Ideal Network Topology to achieve a shared pubsub topic in Heterogeneous runtime

We are building a P2P network to store and share contact & relationships info between peers.

There are three parties in the network: User, Application & Hub. Each party runs a node and has certain responsibilities and connectivity. We are using Helia for node creation and gossipsub for pubsub.

  1. Hub: These are Nodejs Helia nodes running in cloud, used by all participants to pin data for long-term storage.
  2. Users run a node in browser using Helia and indexeddb as blockstore. They store and retrieve data locally and periodically sync with hubs.
  3. Application developers can also run nodes which are nodejs+helia. they are used mostly for communication purposes, when application need to subscribe to a topic.

Each User and Application communicate with each other to perform Handshakes to exchange contacts and relationship info.


  1. Link: A user wants to use the app from two different devices. Two Browser nodes should be able to subscribe to a common topic.
  2. Join: A user signs up for an app. Browser Node & App Node should be able to subscribe to a common topic.
  3. Relate: Two users want to connect to share contact info & app wants to observe the relationship events to maintain an index. Two Browser Nodes and One App node should be able to publish & subscribe to a common topic.

Connectivity assumptions:
All user nodes and app nodes dial the Hubs by default when they come online, creating a star topology.

What I have observed till now:
For two nodes to publish and subscribe to a topic they either need to be

  1. Directly connected (dialing PeerId)
  2. Connected via another node, but this requires the connector node to also be subscribed to the topic for message forwarding to work.

What I have done till now:

  1. Link: Since this is a communication between two browser nodes, we chose to go forward with using WebRTC transport, with the Hub acting as the Circuit Relay. We are exchanging PeerID using a Link Url
  2. Join: Since this is a communication between a browser node and an app node, we chose to use WebSocket transport, app embeds its PeerID in the app html which is used by the client to dial and make a connection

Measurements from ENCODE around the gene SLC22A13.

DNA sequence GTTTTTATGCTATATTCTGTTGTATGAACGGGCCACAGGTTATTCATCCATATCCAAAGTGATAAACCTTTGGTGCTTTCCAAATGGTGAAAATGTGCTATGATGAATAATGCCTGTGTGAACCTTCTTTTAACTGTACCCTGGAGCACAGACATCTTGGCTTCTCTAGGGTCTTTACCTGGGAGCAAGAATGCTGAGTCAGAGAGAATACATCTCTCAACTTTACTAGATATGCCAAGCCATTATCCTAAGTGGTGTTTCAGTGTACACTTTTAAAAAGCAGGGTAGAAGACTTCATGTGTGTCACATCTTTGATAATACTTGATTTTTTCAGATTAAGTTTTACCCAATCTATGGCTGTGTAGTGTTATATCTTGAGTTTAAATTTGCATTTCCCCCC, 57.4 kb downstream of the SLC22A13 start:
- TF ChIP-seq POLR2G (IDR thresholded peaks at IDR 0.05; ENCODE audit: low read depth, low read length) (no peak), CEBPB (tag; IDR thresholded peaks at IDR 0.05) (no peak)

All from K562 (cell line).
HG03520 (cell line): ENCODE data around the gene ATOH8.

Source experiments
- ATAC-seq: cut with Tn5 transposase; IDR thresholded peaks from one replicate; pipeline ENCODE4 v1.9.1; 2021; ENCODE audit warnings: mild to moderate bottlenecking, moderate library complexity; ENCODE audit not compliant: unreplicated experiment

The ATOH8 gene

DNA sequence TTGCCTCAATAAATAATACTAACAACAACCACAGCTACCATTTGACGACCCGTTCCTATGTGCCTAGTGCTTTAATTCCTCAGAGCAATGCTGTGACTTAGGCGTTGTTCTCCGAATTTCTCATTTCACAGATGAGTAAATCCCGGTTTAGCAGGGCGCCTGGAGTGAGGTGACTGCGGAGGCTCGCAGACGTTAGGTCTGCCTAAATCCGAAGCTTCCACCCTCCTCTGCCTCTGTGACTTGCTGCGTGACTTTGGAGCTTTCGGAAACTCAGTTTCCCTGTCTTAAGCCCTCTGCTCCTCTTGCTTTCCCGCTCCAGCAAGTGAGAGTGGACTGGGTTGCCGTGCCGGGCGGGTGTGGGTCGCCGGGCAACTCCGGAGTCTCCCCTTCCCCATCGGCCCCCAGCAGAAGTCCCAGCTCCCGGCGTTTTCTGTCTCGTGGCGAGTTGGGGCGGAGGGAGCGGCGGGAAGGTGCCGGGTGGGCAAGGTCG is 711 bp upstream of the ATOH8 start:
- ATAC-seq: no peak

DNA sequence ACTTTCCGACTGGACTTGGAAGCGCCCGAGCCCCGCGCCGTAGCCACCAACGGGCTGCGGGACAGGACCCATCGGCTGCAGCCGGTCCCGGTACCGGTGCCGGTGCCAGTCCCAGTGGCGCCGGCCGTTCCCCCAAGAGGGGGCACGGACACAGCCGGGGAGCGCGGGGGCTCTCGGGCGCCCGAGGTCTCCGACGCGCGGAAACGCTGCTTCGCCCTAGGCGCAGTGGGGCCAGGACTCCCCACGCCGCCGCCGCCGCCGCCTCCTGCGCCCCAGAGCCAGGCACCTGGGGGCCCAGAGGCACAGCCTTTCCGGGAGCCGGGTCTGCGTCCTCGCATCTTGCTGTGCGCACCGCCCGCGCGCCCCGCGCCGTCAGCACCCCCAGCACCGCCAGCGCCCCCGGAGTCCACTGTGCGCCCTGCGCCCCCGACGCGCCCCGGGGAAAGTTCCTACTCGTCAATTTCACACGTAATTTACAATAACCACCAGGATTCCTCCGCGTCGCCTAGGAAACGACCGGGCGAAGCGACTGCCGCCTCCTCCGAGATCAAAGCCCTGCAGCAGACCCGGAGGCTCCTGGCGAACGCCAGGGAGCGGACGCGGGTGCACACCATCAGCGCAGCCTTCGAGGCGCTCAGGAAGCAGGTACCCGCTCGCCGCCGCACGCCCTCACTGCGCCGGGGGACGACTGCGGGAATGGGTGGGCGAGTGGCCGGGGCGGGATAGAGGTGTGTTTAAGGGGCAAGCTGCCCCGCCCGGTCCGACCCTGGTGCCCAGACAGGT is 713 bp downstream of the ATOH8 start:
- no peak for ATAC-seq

3. Relate: This is a three-party handshake, 2 users and one app. We use the app node as the central node for this communication. Where user1 informs app about the topic noth users want to talk over, so that the app node subscribes to the desired topic and message forwarding starts working

I want to achieve the above three handshakes in the most efficient way possible, without each node having to dial each other explicitly. That would require them to know the PeerIDs, which seems non-trivial as a lot of the Browser nodes are transient.
Any advice on the overall design and how to improve it is appreciated

Detailed Doc for the design
Git Repo with current Implementation

1 Like

That sounds right.

One thing to note here is that the browser node still needs a way to resolve the PeerID to a Multiaddr that it will dial. You may be better off exchanging the Multiaddr (which contains the IP, port, protocol, peerID, and certificate hash).

Sounds like a good choice. At least until WebTransport and WebRTC Direct are more broadly supported.

Here too, I’d recommend embedding the multiaddr in your app so as to avoid having to do peer routing (mapping the peerID to the multiaddrs).

How do you define a handshake in this system?

Ultimately, libp2p peers (be it browsers, or node.js) communicate by having a direct connection to each other (or a relayed connection even though those are heavily constrained). To connect to each other (barring the details of NAT hole punching for the moment), they need a way to discover each other’s multiaddrs.

With transient browser nodes it can be a challenge to do this in a decentralised fashion, but if you are already leaning on GossipSub, I’d suggest taking a look at GitHub - libp2p/js-libp2p-pubsub-peer-discovery: A js-libp2p module that uses pubsub for mdns like peer discovery (I haven’t tried it personally)

There’s also a libp2p Rendezvous protocol, but it’s not implemented in js-libp2p (see GitHub - libp2p/js-libp2p-rendezvous: A javascript implementation of the rendezvous protocol for libp2p).